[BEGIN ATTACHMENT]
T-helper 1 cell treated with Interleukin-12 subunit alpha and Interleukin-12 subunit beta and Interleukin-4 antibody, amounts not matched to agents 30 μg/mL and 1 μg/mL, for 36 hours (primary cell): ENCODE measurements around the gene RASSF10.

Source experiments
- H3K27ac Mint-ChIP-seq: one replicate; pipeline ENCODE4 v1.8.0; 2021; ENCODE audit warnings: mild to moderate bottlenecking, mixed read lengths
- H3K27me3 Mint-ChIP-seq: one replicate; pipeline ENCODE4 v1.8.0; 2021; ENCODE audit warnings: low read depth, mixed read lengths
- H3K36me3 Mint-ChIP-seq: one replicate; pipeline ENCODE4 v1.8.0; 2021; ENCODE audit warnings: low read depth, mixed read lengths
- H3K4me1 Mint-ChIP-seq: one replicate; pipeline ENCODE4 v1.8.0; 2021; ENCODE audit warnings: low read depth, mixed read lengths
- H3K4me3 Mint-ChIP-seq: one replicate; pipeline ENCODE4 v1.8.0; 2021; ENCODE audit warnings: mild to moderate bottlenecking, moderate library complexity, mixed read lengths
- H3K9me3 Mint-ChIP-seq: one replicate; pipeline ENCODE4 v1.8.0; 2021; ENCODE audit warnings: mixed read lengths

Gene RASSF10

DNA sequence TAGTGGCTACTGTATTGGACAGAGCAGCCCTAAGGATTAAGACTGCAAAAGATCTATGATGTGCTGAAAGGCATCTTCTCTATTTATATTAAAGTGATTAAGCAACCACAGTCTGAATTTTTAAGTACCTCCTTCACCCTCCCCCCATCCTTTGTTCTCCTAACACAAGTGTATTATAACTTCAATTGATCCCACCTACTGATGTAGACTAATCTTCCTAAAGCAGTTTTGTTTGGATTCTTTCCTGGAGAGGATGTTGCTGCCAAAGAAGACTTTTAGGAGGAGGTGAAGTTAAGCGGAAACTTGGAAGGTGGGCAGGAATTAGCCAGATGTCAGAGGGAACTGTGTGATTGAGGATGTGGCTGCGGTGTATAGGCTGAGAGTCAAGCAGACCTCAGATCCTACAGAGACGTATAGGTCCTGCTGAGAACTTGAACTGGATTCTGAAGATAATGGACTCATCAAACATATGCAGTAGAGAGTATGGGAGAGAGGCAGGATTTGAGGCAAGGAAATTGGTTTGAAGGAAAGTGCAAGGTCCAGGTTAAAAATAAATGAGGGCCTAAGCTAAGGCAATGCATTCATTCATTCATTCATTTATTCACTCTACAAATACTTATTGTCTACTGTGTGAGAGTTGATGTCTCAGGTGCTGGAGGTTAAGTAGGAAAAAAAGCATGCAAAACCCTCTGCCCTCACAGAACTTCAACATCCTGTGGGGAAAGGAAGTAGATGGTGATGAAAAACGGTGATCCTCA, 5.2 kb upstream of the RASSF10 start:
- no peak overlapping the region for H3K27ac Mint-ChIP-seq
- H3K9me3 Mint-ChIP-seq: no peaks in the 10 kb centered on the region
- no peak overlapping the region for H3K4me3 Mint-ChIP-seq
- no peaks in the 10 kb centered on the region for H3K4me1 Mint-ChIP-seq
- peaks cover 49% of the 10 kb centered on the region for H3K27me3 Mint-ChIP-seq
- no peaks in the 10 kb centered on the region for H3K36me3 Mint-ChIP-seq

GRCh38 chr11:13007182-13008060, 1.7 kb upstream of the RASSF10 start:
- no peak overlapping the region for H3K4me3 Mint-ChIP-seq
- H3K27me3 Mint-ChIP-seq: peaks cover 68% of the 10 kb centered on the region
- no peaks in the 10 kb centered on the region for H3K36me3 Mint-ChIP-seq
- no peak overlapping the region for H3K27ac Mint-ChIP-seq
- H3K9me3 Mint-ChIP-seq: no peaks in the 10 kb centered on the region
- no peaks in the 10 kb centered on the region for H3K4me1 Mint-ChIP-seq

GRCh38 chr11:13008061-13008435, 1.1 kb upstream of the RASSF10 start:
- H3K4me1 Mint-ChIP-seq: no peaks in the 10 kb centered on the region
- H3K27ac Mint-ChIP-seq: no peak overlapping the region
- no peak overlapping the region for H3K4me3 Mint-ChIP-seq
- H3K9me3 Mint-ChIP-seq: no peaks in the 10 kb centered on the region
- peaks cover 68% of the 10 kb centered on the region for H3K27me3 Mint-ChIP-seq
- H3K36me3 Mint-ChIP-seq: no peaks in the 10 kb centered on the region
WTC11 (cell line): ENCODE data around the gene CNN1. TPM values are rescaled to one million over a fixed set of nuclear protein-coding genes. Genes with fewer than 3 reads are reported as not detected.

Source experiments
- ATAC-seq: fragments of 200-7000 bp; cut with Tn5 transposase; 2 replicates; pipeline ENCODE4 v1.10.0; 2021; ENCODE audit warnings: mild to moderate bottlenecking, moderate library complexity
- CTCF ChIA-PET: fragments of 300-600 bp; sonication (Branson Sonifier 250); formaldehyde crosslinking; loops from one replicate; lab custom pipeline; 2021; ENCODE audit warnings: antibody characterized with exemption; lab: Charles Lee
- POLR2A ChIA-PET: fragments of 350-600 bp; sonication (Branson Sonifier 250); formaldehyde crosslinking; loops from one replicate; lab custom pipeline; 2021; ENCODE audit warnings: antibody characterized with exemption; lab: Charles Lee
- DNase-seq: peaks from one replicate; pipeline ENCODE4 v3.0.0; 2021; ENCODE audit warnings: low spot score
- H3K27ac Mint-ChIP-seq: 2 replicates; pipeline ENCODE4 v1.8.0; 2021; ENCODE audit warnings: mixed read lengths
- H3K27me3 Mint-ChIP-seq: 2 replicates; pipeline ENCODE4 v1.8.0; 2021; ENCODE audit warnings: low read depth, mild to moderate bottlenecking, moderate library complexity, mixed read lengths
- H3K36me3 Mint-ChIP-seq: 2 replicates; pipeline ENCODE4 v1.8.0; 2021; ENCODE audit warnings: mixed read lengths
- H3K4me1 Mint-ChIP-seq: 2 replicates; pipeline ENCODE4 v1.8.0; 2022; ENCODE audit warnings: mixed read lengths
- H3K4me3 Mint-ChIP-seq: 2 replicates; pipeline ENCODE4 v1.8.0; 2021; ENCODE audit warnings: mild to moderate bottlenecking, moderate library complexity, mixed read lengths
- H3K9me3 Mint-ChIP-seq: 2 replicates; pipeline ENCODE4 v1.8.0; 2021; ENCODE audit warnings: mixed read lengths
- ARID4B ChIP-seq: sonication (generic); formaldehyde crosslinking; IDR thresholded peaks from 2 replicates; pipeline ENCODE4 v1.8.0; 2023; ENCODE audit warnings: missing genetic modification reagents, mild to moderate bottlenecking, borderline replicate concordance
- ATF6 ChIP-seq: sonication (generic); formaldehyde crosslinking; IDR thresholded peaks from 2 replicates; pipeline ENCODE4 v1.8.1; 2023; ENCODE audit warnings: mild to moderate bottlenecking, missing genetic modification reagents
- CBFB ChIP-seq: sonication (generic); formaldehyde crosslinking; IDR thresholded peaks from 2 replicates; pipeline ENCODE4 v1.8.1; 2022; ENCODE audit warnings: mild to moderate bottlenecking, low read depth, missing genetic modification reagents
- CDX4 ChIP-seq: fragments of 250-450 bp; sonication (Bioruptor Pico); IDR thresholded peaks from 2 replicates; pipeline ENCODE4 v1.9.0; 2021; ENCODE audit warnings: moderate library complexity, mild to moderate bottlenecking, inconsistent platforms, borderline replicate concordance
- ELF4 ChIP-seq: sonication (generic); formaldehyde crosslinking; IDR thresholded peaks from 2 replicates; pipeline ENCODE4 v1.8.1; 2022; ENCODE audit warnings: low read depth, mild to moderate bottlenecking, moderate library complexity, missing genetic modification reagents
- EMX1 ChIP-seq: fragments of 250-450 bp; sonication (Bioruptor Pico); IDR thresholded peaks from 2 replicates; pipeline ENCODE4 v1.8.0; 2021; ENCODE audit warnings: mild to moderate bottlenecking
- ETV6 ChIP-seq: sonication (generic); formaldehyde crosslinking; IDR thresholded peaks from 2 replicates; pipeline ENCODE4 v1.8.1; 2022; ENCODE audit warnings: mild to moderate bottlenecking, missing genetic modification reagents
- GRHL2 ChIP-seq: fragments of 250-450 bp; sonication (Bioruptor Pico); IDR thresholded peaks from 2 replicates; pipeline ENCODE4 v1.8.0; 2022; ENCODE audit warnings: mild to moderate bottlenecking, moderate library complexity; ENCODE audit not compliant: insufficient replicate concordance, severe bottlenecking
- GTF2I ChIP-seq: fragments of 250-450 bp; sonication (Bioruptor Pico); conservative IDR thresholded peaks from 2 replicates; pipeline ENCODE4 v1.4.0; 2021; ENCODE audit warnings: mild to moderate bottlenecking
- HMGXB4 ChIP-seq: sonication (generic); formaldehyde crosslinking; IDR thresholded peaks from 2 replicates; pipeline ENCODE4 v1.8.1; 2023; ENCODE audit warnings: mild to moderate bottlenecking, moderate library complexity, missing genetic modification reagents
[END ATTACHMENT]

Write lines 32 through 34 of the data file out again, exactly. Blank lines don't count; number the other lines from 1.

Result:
Source experiments
- ATAC-seq: fragments of 200-7000 bp; cut with Tn5 transposase; 2 replicates; pipeline ENCODE4 v1.10.0; 2021; ENCODE audit warnings: mild to moderate bottlenecking, moderate library complexity
- CTCF ChIA-PET: fragments of 300-600 bp; sonication (Branson Sonifier 250); formaldehyde crosslinking; loops from one replicate; lab custom pipeline; 2021; ENCODE audit warnings: antibody characterized with exemption; lab: Charles Lee